Friday, July 31, 2020

Lesa's Book Critiques: Winners & a Book Club Giveaway

Lesa's Book Critiques: Winners & a Book Club Giveaway

Happiness Is A Warm Book FFB Review: Dead or Alive by Patricia Wentworth

Happiness Is A Warm Book FFB Review: Dead or Alive by Patricia Wentworth

The Rap Sheet: Telly Tidbits for 7/30/2020

The Rap Sheet: Telly Tidbits for 7/30/2020

In Reference To Murder: Mystery Melange for 7/30/2020

In Reference To Murder: Mystery Melange for 7/30/2020

Bookblog of the Bristol Library: That Affair Next Door by Anna Katharine Green

Bookblog of the Bristol Library: That Affair Next Door by Anna Katharine Green: Reviewed by Jeanne When a body is discovered in the house next door, Miss Amelia Butterworth takes quite an interest.   The family...

Bitter Tea and Mystery Review: Detour by Martin M. Goldsmith

Bitter Tea and Mystery: Detour: Martin M. Goldsmith: I believe I first heard of this book at the crime segments blog in 2016. I purchased the book in the next month or so, but it took me until...

FFB Review: Crime Syndicate Magazine: Issue 1 Editors Eric Beetner and Michael Pool

Back a few months ago I stopped doing FFB Reviews because I felt bad that so many of the reviews were repeats from the archives. I am not reading/reviewing anywhere near what I used to do. That had led to a lot of repeat reviews. In recent weeks with all the pandemic stress that is part of our lives every single day, it has come to mind that maybe reminding you of good reads is not a bad thing. When this review came up on my memories deal on FB the other day, it seemed like a good place to start. So, for this final Friday in July 2020, I offer you my review of the first issue of a short lived and very good magazine that featured short tales of Crime Fiction.



Crime Syndicate Magazine: Issue 1 certainly delivers on their idea of “A Magazine Of Crime Fiction.” From the distinctive cover to the eight short tales selected by Guest Editor Eric Beetner and Founder/Editior-In-Chief Michael Pool the first issue delivers in all aspects. As these are short stories and therefore it is not possible to say much without creating spoilers, the barebones descriptions below will have to suffice.

After a brief introduction from Michael Pool, the issue opens with “So Close” by Eric Beetner. He knew his wife, Shelly, was having an affair with a neighbor named Robert. Their affair has been going on for awhile now so he isn’t surprised to find them together at the house. He just never thought he would find them like this.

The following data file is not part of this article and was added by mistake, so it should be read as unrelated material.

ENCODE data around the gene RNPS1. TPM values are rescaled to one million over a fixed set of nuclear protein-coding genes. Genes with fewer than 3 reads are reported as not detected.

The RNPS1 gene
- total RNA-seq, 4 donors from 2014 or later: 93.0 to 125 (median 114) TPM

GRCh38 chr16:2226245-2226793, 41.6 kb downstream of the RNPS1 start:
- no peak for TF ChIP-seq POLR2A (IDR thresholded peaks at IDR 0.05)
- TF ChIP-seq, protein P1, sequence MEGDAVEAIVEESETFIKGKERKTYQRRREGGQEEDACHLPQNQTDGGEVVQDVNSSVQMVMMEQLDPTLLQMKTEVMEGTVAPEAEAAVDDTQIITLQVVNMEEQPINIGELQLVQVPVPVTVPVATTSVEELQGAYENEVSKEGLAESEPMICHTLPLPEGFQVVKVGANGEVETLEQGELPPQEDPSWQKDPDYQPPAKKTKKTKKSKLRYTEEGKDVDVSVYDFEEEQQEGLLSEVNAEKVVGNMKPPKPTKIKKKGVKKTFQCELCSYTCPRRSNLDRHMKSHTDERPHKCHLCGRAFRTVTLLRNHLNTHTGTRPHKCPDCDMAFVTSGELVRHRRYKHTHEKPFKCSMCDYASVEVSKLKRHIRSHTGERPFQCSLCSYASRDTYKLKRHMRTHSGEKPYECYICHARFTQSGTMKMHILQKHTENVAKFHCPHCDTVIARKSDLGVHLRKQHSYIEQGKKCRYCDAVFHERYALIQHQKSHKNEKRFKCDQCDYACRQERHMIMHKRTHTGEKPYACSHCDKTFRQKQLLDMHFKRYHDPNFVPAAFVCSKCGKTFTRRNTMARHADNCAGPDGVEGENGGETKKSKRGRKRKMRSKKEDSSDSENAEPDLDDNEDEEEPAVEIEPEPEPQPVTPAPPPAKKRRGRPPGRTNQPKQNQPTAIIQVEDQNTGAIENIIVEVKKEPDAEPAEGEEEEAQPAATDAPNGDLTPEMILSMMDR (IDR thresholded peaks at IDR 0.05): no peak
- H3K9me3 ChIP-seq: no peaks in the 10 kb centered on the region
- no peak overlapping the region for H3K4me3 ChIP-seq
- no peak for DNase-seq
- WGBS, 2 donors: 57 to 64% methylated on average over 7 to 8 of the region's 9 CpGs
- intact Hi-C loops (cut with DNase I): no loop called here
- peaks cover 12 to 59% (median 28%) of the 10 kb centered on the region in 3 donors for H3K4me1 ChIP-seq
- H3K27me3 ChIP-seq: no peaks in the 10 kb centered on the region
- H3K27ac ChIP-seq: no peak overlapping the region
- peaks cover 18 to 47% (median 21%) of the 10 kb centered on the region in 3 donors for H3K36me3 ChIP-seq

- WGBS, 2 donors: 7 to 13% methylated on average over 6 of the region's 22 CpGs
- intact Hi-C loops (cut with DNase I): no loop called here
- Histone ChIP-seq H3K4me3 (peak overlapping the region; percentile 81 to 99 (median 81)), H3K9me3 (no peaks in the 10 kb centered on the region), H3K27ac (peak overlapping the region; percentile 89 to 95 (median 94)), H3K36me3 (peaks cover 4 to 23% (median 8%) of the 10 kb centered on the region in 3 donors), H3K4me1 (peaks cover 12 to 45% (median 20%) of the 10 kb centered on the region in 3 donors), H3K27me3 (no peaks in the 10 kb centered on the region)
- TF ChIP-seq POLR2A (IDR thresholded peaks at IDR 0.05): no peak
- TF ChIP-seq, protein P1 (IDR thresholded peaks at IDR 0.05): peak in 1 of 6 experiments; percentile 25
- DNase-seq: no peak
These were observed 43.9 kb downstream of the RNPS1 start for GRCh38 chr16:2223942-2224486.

Suppose a family member died because of a crime. Wouldn’t it be nice to have a fully loaded clone ready to resume life and relationships if the worst happened? Reporters and other folks call the idea “victim replacement.” Those who work in sales prefer to call it “Restoration” in the tale of the same name by Art Taylor. No matter what you call it, sometimes customers have to have an additional incentive to make the sale.

One of the drawbacks of social media is that you can find out what others think about you. There are even a website that serves as the “premier consumer review site for mafia thugs, hitman, and muscle. Based in Hoboken, New Jersey the man known as Jackson “Jack the Hammer” Palmer isn’t getting good reviews. For Jack, an online diary helps him vent in “Jack The Hammer’s Online Identity Crisis” by Jeff Bowles.

Marco is always a bit of a jerk when the cards are going his way. For Darius they often don’t and the Berretta next to him isn’t helping with that. The poker game just the latest clash between the two in “On Tilt” by James Queally.

Danny needs a miracle in the form of 10k by next Tuesday or some very bad men are going to come to his airstream camper and do some very bad things to him. Tyler “The Plumber” Anderson is the bookie who most definitely wants his money in “Dee The Friendly Grizzly’s Little Miracle” by Nick Kolakowski.

Zeke is out and now Don and Jackson need to get to work in “God May Forgive You” by Paul Heatley. A score needs to be settled. 

The familiar theme of being cheated on is just one small piece of “Tuning The Old Joanna” by Tess Makovesky. Roy just needs to prove it by catching her in the act. To do that is going to require surveillance and that will not be easy.

Trooper Alvin Mags is working undercover in “The Line” by C. J. Edwards. The job is dangerous and that was before things got seriously complicated.